by Yeo Jia Qi (15S03H)
Ever since it was introduced, the Raffles Diploma has been received by students with a significant amount of cynicism. The RD has been dismissed as an attempt to copy a rival school, a tokenistic effort to polish our records even more, yet another chance for students to create a laundry list of achievements, and even a way to force us to achieve a minimum grade for Mother Tongue or attend Assembly programmes. I believe that such criticisms are short-sighted and ignore the RD’s inherent potential and genuine merits. However, the reality is that students have become disillusioned with the RD, taking issue with how the Diploma is designed, the perceived inflexibility in the way it is awarded, and its inability to motivate us. This makes the RD a wasted opportunity.
The indifference and cynicism with which many view the RD is unfortunate, because the RD has undeniable benefits which most overlook. Its basic criteria serve to set the RP’s minimum expectations — all of us have to meet them, regardless of how stellar our other records are. These basic criteria thus make the RD a far more unique system of certification than the CCA record or A-Level result slip. The RD also recognises more diverse achievements, such as projects that we initiate by ourselves. Because of this potential, we can and should take action to improve the RD. To meaningfully do so would mean making the RD more flexible, more useful, and more legitimate.
The first reason why most are disillusioned with the RD is that for many students, it seems superfluous. The leadership positions, CCA achievements and CiP involvement it reflects are already largely represented in a student’s CCA record. There are a few exceptions — but these tend to apply to a privileged minority, such as students representing Singapore in the International Science Olympiads. The majority of ordinary students find their RD largely overlaps with existing certification, causing them to wonder just how much they can benefit from it.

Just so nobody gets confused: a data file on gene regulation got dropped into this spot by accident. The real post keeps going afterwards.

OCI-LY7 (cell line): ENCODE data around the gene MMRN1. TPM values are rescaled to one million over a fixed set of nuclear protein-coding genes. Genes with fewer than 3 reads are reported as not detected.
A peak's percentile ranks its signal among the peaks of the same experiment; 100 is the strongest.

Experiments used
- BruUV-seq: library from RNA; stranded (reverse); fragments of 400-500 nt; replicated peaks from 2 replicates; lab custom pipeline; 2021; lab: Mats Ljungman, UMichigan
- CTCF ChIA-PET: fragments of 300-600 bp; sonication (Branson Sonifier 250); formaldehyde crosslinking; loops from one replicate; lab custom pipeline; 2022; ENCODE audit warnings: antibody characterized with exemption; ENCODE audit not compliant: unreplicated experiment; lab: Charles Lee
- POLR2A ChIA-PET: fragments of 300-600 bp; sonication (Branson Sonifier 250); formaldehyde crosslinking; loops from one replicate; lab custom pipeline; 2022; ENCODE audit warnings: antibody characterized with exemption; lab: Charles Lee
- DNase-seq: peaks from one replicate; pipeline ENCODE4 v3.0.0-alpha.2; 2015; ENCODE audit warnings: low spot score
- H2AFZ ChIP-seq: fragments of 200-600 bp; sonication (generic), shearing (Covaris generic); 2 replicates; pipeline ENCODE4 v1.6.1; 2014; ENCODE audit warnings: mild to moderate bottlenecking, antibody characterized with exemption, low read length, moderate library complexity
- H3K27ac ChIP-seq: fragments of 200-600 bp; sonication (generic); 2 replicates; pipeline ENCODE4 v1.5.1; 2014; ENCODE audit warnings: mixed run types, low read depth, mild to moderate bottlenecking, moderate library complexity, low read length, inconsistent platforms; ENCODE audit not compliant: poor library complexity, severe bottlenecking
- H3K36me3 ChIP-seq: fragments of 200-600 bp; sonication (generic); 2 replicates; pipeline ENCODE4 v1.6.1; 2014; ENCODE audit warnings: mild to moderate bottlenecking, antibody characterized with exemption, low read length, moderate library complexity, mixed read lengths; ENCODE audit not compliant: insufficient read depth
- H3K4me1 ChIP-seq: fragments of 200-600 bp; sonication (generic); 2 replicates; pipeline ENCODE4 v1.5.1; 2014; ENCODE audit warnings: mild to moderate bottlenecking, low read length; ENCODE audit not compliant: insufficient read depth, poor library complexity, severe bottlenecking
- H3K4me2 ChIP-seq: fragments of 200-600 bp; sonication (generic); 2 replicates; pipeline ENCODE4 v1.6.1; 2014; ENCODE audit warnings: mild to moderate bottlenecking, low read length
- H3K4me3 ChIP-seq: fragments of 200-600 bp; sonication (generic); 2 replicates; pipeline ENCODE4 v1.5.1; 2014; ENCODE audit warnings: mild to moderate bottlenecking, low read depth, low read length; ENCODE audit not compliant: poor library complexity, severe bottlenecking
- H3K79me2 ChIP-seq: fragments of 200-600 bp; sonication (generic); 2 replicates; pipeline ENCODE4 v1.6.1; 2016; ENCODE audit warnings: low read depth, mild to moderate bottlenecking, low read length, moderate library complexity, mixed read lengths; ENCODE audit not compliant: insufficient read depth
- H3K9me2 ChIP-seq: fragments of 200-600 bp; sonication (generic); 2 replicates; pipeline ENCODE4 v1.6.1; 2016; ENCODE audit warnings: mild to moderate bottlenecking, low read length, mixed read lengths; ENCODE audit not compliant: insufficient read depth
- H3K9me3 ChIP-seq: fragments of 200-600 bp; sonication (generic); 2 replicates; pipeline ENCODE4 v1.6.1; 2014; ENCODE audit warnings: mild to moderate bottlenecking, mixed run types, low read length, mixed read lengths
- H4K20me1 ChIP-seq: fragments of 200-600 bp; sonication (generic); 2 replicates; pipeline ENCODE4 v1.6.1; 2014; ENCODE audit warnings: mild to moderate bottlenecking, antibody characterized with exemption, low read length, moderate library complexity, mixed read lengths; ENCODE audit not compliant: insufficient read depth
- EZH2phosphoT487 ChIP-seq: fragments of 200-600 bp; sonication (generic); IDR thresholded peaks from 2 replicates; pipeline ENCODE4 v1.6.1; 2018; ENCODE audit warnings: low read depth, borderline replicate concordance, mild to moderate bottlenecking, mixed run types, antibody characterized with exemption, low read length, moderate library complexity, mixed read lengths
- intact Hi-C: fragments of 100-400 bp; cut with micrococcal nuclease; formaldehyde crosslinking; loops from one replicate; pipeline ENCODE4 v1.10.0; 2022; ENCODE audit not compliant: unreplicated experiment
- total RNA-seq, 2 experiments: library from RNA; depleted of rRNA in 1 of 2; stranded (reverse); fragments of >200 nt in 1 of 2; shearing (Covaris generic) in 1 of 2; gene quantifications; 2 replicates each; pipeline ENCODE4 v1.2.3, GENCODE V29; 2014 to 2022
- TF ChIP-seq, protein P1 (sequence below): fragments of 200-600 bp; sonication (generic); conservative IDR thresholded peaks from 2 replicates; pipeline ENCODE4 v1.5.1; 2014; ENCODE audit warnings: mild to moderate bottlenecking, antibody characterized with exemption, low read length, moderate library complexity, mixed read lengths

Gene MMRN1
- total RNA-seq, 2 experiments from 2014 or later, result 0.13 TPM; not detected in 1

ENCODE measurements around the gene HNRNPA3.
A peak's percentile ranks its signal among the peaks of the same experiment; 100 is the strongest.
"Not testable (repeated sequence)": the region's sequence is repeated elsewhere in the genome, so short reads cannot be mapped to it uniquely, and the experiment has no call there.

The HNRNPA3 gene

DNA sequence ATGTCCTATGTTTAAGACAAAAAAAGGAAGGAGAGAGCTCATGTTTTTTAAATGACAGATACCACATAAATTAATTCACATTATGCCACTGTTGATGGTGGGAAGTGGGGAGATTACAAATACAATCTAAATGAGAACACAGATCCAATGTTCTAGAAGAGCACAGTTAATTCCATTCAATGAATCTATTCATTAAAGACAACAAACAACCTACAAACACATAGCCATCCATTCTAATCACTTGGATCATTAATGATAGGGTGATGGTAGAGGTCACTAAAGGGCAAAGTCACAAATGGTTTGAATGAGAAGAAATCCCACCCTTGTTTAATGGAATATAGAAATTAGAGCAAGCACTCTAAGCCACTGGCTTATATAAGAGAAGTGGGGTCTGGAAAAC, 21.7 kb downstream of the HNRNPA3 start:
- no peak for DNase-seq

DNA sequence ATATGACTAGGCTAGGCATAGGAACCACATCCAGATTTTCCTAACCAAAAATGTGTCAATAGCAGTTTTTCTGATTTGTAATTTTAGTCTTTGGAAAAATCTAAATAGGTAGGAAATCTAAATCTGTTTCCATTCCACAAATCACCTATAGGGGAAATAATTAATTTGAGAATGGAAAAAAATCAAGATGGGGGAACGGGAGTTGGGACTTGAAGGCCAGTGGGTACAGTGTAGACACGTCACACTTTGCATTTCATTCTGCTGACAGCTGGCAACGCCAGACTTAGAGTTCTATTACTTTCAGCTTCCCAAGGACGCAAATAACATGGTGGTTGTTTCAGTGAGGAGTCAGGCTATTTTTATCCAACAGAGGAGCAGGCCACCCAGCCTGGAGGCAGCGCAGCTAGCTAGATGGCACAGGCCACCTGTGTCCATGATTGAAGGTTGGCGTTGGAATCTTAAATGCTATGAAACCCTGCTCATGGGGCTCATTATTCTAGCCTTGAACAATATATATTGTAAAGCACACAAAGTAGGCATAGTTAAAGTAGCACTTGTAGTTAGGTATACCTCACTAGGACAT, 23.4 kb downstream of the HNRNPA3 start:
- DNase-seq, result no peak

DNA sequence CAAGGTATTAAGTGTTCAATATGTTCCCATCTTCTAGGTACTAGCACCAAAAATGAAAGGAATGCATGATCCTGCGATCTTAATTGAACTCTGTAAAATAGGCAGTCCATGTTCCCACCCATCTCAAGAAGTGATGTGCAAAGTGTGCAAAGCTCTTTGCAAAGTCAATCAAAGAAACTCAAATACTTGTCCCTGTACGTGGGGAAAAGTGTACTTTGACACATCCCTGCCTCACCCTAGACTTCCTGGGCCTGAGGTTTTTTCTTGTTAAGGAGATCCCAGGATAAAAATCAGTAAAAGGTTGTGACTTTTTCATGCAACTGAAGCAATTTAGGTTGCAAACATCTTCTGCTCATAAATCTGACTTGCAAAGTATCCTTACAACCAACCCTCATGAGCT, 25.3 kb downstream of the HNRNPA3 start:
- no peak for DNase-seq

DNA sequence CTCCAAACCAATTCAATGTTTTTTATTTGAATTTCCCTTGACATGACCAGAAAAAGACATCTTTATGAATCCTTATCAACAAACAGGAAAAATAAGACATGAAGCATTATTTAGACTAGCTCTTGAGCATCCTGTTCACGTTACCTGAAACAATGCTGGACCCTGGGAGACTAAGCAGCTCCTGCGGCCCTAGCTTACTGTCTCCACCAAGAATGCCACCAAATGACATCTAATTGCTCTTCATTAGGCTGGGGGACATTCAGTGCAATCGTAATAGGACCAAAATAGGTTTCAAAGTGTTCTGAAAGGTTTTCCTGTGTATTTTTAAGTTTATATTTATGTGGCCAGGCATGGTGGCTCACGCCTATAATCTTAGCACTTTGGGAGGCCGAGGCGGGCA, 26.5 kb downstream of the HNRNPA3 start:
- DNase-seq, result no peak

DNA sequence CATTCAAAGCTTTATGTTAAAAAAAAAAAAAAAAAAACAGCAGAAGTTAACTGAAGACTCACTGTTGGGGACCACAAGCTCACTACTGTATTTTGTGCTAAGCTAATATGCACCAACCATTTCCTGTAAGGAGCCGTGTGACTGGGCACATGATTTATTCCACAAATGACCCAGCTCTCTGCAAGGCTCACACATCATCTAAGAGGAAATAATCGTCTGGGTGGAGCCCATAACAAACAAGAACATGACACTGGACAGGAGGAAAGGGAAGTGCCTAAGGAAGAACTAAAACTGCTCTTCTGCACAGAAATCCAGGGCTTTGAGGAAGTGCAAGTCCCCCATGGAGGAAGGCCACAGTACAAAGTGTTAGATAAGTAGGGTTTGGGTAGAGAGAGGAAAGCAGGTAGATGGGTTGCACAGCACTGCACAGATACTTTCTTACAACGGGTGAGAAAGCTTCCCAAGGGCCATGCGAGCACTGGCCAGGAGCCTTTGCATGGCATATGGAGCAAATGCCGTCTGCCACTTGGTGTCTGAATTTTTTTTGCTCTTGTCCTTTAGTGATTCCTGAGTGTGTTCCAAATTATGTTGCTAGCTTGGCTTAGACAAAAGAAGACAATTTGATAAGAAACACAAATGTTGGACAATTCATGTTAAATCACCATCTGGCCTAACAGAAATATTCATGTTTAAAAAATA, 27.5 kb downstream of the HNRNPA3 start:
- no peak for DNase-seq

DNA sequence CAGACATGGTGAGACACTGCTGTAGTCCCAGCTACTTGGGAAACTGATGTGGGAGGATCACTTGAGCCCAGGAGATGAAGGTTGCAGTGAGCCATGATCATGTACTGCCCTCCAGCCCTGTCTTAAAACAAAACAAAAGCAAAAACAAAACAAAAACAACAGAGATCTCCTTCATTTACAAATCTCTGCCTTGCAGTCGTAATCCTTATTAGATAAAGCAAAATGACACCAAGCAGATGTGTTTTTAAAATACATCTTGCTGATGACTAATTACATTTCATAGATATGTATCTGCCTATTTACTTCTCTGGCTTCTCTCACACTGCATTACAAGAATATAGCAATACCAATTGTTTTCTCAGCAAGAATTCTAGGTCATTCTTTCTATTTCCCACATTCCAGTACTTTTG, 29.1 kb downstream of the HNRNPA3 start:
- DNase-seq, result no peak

The award of the Diploma could also afford to be more flexible, for the current assessment criteria are far too rigid. They effectively make up an intricate assessment rubric, and to satisfy them means conforming to a predetermined laundry list of achievements. This rigidity means that it is difficult to accommodate activities that are not listed or cannot neatly fit under any one category or domain. During the verification exercise, much effort goes into painstakingly spelling out why specific achievements cannot be reflected, or pointing out that they will be recognised somewhere else. This lack of flexibility discourages those among us who cannot meet all of the criteria, and so cannot qualify for a merit or distinction anyway. Then, for those of us who actually do qualify, whether a merit or distinction is granted depends largely on a personal statement assessed on criteria which many find rather subjective: we are asked to show ‘maturity of thought’, ‘grasp of fundamental ethics’ and ‘passion/sense of purpose’. In particular, some question if a short personal statement is able to encapsulate a student’s experiences over three and a half years. All these additional steps make the award process appear tedious and arbitrary.